African leaders insist Africa will utilize all its abundant natural resources to meet its energy needs

Oredola Adeola

Africa leaders including petroleum industry experts have insisted that Africa will determine how best to balance its development with sustainability, adding that the continent will have to utilize all forms of abundant energy resources to address its energy poverty.

Keynote speakers, government representatives, analysts, industry leaders, and panelists made this known at the Africa Oil Week, held at the Cape Town ICC, which ended on Friday.

They shared the same view insisting that the hardships of energy poverty in Africa are every bit as dangerous as the risks of climate change.

The leaders agreed to a consensus that  Africa is best equipped to determine how it can meet its climate commitments while giving its people access to the energy required to deliver a better future for its people.

H.E. Dr. Amani Abou-Zeid, Commissioner for Infrastructure and Energy for the African Union Commission at one of the sessions during the event said, “We must all remember that more than half of our continent’s people do not have access to modern energy – specifically electricity.

“Africa’s low levels of access to modern energy means that Africa will have to utilize all forms of its abundant energy resources to meet its energy needs.”

Abou-Zaid also noted that the AU was guided by Africa Agenda 2063, a development blueprint that calls for universal access to affordable and reliable energy for both production and household use in Africa.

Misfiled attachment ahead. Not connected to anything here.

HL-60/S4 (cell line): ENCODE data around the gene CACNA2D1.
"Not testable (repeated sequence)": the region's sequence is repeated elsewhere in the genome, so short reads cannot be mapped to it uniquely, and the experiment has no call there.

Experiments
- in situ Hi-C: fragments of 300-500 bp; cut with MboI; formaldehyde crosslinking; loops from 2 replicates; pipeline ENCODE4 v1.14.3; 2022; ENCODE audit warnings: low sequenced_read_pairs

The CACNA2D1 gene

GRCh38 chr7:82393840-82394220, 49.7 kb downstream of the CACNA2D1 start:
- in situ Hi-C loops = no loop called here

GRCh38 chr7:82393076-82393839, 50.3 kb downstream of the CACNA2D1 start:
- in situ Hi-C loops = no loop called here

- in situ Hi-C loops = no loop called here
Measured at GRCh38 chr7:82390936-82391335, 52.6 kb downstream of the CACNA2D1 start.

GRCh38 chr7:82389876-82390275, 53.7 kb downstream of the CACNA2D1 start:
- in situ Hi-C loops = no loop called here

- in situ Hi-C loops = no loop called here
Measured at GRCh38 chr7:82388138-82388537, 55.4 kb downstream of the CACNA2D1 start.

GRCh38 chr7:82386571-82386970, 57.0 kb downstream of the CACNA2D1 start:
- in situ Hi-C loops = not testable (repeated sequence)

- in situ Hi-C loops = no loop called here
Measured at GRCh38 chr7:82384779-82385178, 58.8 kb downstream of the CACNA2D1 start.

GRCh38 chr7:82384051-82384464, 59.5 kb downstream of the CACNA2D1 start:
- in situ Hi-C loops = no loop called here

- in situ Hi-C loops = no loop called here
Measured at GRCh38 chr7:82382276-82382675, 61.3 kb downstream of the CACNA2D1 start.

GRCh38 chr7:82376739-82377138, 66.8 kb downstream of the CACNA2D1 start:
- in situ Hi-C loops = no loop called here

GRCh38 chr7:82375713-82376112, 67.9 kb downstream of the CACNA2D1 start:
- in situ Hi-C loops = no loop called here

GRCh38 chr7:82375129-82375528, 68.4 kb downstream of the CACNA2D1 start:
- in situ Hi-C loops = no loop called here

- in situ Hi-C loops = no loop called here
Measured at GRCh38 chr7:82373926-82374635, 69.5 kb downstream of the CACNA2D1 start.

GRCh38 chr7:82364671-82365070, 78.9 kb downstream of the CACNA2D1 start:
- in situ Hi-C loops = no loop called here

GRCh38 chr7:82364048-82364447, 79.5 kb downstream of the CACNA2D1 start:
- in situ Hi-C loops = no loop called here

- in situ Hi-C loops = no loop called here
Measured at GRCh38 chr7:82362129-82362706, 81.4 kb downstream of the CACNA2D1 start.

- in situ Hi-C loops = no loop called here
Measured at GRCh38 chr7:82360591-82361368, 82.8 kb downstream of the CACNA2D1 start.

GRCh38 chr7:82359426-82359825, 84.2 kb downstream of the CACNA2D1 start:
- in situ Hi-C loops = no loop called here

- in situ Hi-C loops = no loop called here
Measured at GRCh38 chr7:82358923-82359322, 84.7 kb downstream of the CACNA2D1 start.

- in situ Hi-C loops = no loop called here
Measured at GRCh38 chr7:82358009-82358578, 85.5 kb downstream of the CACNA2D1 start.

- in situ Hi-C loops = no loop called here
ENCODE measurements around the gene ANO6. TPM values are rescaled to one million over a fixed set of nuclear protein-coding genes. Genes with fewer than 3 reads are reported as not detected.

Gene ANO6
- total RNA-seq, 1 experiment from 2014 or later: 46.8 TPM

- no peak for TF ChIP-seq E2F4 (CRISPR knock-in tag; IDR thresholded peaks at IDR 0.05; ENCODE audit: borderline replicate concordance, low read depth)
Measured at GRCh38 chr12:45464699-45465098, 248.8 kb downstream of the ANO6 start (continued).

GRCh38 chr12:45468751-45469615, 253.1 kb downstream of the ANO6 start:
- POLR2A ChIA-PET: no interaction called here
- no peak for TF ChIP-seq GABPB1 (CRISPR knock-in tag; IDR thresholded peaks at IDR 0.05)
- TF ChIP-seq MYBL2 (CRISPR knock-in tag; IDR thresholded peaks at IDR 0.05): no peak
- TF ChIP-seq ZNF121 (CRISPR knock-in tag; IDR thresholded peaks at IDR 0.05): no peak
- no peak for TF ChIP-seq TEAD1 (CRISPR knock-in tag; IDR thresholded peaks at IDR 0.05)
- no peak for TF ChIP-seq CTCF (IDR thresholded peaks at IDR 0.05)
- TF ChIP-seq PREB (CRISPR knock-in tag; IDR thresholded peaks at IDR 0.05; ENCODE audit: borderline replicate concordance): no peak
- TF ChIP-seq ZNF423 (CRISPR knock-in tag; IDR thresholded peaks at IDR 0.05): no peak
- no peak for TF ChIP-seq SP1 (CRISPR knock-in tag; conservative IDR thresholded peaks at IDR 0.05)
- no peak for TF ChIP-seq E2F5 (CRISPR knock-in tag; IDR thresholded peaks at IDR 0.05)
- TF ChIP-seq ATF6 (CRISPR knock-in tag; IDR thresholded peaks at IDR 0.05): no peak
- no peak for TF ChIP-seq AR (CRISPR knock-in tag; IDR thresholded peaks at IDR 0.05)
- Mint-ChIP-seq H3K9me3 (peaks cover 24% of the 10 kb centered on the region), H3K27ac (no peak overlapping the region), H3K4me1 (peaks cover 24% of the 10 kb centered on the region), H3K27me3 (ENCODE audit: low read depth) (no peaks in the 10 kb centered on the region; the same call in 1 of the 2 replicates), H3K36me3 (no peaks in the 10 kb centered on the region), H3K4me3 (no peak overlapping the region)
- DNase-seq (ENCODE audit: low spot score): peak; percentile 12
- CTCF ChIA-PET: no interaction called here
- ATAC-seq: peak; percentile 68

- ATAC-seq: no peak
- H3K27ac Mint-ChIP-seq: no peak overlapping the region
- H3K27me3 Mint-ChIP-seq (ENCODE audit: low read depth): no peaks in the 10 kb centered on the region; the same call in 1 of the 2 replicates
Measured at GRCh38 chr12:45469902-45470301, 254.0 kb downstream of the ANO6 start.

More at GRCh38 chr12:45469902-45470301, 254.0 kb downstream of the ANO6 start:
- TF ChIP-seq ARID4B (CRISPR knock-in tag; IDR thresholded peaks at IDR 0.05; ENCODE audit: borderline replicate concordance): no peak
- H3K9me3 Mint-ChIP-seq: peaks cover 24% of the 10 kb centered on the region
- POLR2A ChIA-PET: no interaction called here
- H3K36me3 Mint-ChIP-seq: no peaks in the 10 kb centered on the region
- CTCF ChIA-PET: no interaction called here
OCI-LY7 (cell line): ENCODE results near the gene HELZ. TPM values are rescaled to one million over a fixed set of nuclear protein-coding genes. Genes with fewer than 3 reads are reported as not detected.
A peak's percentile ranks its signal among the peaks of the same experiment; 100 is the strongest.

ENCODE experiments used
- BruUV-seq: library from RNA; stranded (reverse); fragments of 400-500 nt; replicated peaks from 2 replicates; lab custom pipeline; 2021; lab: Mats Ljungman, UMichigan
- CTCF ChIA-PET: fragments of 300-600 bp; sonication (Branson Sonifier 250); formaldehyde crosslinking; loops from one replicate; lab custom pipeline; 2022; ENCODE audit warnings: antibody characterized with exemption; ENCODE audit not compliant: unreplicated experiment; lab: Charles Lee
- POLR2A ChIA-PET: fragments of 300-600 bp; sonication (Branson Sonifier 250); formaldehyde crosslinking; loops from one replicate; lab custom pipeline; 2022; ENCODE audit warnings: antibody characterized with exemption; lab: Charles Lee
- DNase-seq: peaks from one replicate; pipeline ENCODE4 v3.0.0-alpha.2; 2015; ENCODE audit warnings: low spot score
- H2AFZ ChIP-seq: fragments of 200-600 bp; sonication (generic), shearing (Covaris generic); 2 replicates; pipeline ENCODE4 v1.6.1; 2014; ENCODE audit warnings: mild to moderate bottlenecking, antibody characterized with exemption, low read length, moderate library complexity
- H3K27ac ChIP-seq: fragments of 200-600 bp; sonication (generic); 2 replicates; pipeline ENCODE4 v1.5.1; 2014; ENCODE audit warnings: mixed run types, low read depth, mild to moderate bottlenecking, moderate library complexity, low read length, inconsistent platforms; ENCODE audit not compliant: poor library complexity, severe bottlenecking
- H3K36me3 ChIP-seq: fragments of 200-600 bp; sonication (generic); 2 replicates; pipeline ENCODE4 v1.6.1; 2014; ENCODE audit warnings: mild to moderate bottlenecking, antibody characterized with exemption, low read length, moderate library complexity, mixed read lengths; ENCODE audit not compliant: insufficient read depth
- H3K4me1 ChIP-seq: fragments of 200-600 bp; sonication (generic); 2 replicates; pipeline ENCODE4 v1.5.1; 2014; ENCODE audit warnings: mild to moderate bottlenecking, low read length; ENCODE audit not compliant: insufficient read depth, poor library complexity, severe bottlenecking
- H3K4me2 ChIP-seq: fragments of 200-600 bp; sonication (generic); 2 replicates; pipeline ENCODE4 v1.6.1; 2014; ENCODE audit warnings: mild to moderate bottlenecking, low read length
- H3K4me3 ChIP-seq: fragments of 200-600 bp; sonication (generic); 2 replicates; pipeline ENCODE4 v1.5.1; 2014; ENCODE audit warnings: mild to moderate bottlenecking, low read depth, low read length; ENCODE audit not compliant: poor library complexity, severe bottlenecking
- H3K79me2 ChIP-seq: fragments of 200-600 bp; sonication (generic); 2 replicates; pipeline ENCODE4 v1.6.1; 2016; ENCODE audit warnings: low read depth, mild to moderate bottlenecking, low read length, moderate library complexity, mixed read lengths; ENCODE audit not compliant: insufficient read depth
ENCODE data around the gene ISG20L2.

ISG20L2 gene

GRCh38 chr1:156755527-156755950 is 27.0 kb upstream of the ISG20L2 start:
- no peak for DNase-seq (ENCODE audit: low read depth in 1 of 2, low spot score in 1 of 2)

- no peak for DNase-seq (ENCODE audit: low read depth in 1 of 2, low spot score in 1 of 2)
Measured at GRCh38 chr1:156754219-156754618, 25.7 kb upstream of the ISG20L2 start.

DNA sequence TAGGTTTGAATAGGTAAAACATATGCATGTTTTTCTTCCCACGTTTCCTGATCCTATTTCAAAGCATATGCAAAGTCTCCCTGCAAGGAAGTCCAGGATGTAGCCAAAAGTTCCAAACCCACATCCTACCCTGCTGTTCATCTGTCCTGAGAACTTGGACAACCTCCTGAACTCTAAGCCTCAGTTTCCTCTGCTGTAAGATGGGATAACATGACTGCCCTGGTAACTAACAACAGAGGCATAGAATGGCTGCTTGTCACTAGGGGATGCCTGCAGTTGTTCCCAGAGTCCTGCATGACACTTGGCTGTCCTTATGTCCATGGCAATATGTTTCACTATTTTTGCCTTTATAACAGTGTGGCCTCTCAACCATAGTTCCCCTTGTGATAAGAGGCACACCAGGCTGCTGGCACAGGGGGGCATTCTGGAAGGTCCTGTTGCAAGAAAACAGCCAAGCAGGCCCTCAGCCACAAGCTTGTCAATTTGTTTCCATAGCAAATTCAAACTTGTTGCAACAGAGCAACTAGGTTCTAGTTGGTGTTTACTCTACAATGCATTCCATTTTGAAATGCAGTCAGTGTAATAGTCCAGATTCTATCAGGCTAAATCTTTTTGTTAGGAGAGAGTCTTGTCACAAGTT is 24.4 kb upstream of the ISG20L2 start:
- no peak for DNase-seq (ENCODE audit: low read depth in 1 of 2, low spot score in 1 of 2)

EnergyDay gathered that the  AU recently adopted the African Common Position on Energy Access and Just Transition, which charts Africa’s development pathways to accelerate universal energy access and transition without compromising its development imperatives.

Rashid Ali Abdallah, Executive Director for the AU’s Africa Energy Commission (AFREC) said, “ Africa’s energy transition was about the continent transitioning from “no energy to energy, to fill the gap of energy access”

“Decarbonisation or aiming to reach zero emissions by 2050 is not fit for the African context.

“Perhaps it’s fit for other regions of the world. For that reason, as Africa, we need to push development and exploration in the oil and gas market,” he noted.

Recall that the AU estimates that more than 600 million Africans live without electricity, while 900 million lack access to clean cooking facilities.

Paul Sinclair, VP of Energy & Director of Government Relations, Africa Oil Week and Green Energy Africa said, “we are delighted to have partnered with the AU this week to ensure we drive regional oil and gas markets in an Afrocentric energy transition.

They all shared that view that a balance between ensuring access to electricity for socio-economic growth and smoothly transitioning to an energy system based on renewable energy sources.